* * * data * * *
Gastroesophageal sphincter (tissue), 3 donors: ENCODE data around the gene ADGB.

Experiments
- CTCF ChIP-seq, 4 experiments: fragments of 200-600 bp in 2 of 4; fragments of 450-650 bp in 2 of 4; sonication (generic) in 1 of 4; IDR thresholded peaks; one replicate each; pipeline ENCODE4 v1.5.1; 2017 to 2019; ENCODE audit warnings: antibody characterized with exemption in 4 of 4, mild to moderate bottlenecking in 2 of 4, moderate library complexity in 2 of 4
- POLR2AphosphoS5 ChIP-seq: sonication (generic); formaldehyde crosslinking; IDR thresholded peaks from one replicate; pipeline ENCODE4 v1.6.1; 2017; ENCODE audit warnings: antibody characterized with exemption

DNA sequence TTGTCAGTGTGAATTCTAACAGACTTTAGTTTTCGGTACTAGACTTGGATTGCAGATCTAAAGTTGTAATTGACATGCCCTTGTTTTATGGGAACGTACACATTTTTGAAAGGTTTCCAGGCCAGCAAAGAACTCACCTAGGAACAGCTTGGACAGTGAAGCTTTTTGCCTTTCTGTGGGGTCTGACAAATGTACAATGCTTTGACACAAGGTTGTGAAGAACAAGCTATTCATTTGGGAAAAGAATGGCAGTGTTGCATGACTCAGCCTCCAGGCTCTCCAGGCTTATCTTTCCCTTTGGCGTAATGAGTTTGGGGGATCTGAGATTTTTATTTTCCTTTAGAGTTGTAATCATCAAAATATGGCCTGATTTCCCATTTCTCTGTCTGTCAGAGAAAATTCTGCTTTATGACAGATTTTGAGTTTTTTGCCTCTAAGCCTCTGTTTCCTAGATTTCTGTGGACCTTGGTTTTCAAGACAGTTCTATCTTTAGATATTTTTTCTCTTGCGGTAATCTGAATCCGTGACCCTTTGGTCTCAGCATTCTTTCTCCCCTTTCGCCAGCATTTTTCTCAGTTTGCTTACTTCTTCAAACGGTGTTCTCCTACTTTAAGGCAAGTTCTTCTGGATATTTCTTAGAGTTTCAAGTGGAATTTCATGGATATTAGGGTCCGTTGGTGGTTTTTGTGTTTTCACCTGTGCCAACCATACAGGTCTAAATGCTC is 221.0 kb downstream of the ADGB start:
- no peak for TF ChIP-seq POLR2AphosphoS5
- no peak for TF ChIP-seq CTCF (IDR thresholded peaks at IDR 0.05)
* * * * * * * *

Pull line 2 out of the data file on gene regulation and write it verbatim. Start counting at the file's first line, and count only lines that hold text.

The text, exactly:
Experiments